Japan's Tokyo Electric Power Co. (TEPCO) has started dumping water tainted with low-level radiation from its stricken Fukushima No. 1 nuclear power plant into the sea to make space for the storage of highly radioactive water.

The amount of water to be released into the Pacific Ocean will total some 11,500 tons - 10,000 tons currently stored at a nuclear waste processing facility and 1,500 tons in drainage pits at the plant's No. 5 and No. 6 reactors, the company said.

It will take some five days for all the water to be released, company officials said. The water contains a total of 170 billion becquerels of radioactive substances such as iodine-131, and the level of radioactivity is 100 to 1,000 times the government-set limit, the officials said.

The plant is at the centre of an unfolding nuclear crisis. The facility was severely damaged by tsunami triggered by the powerful March 11 earthquake that hit the northeastern region of Japan.

The latest step is in line with Japan's nuclear reactor control law, which requires nuclear plant operators to store radioactive waste safely.

Junichi Matsumoto, an official at Tokyo Electric Power, apologised for the release of the contaminated water into the environment but said the water is very unlikely to pose a risk to human health.

Tokyo Electric Power will then shift water tainted with high-level radiation in the basement of the turbine building from the plant's No. 2 reactor to the nuclear waste processing facility. The radiation level of this water is more than 1,000 millisieverts per hour.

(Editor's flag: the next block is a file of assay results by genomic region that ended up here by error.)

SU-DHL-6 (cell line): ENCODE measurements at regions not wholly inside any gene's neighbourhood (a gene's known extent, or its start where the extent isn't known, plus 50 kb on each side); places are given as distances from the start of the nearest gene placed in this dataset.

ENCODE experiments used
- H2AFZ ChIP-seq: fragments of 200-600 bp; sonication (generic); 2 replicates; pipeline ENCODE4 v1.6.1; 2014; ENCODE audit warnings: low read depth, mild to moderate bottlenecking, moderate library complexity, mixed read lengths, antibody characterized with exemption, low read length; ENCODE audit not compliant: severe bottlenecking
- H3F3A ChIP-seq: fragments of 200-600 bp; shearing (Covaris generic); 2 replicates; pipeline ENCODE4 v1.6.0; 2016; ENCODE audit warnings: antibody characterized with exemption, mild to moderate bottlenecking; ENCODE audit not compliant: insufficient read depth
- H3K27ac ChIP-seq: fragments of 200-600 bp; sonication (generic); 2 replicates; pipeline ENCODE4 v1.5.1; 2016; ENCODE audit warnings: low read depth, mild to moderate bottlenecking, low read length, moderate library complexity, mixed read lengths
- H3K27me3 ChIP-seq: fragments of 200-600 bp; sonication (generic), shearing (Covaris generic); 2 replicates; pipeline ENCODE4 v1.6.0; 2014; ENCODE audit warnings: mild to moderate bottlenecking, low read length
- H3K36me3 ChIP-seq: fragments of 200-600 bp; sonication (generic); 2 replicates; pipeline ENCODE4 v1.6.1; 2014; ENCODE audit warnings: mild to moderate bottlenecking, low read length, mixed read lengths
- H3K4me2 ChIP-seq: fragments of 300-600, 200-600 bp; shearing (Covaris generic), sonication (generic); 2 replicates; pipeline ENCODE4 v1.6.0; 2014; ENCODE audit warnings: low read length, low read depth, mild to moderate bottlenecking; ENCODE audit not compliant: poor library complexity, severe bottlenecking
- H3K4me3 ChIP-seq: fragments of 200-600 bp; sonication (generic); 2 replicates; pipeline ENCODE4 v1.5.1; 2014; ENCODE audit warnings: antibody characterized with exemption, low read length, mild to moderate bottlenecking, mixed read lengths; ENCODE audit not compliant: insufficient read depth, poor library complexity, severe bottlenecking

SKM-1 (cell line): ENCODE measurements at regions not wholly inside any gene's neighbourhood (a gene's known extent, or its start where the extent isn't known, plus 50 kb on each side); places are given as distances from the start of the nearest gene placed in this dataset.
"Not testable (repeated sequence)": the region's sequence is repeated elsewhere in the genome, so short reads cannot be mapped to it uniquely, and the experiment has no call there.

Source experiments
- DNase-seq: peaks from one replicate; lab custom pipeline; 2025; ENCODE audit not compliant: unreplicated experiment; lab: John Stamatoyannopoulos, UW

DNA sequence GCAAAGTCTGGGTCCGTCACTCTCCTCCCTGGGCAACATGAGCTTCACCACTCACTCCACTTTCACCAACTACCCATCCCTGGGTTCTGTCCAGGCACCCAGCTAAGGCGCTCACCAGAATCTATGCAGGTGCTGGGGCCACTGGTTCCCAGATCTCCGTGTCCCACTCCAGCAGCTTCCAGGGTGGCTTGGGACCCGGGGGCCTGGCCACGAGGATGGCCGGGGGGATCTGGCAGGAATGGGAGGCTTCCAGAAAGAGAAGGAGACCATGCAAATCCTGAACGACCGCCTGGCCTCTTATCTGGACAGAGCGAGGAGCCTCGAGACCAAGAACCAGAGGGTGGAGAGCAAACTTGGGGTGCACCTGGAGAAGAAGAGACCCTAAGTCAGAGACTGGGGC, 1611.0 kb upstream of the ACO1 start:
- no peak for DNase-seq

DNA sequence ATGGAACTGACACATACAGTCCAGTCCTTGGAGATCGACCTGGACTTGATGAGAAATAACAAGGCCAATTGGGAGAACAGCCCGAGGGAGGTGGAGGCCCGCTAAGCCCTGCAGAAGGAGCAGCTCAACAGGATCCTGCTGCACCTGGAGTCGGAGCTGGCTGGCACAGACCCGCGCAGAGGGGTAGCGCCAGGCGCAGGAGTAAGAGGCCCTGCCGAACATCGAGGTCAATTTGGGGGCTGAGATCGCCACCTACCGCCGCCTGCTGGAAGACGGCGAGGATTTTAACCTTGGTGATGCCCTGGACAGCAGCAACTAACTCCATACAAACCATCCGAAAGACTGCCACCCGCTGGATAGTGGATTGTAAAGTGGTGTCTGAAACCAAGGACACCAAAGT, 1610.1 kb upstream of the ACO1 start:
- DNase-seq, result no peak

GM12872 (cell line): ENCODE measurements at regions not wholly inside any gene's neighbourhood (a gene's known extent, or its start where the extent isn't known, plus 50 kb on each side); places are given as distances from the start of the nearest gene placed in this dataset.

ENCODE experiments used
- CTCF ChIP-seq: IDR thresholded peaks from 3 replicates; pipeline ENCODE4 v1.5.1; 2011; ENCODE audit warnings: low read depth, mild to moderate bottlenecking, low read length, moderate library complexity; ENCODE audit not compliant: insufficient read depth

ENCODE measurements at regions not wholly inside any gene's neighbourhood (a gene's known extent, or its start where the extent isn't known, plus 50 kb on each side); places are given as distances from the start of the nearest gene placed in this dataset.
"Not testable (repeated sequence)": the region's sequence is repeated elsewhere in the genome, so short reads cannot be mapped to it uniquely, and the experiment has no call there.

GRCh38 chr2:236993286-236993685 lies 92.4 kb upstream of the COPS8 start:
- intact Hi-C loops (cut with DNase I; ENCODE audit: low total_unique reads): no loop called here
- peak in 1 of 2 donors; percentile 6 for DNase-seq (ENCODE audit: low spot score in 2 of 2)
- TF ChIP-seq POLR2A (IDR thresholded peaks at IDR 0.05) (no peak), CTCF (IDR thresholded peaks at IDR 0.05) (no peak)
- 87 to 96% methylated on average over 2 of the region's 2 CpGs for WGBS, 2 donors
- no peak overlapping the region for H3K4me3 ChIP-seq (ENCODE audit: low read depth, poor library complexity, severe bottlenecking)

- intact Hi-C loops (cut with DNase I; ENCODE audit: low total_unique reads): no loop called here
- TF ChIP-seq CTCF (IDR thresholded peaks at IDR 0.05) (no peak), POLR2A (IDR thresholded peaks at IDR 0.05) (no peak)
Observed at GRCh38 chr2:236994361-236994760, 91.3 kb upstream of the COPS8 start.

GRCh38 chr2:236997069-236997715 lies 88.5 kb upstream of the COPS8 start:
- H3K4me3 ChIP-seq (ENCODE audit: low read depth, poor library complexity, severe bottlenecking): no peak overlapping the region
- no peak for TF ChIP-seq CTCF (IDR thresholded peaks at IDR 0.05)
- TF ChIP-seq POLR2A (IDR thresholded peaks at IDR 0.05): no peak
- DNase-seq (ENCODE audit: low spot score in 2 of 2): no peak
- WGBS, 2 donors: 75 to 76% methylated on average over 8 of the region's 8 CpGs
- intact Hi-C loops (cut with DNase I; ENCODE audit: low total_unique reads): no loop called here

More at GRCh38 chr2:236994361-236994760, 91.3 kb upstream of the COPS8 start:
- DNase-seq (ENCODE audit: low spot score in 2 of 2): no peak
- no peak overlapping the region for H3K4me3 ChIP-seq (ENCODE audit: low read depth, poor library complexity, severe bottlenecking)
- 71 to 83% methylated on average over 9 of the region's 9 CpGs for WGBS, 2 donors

TEPCO played down the impact of the low-level radioactive water to be dumped in the sea.

It said an adult who eats fish and seaweed from waters near the plant every day for a year would receive an estimated radiation dose of around 0.6 millisievert, compared with the average natural radiation exposure of 2.4 millisieverts per year.

The company also found that some of the low-level radioactive water in the drainage pits at the No. 5 and No. 6 reactors has entered the reactor buildings, raising concerns that key equipment there including diesel generators may be submerged.

The company is also considering releasing contaminated water in the turbine buildings for the No. 1 and No. 4 reactors and water in underground tunnels, called trenches, that stretch from the basements of the No. 1 and No. 3 reactor buildings toward the seas, because the levels of radioactivity are relatively low.

Seiji Shiroya, an official at the government's Nuclear Safety Commission, said at a news conference that the release of the low-level radioactive water into the sea can be justified to prevent the dumping of the water contaminated with high-level radiation.

Shiroya also said that the commission instructed Tokyo Electric Power to continue monitoring radiation levels of seawater.

- Jiji Press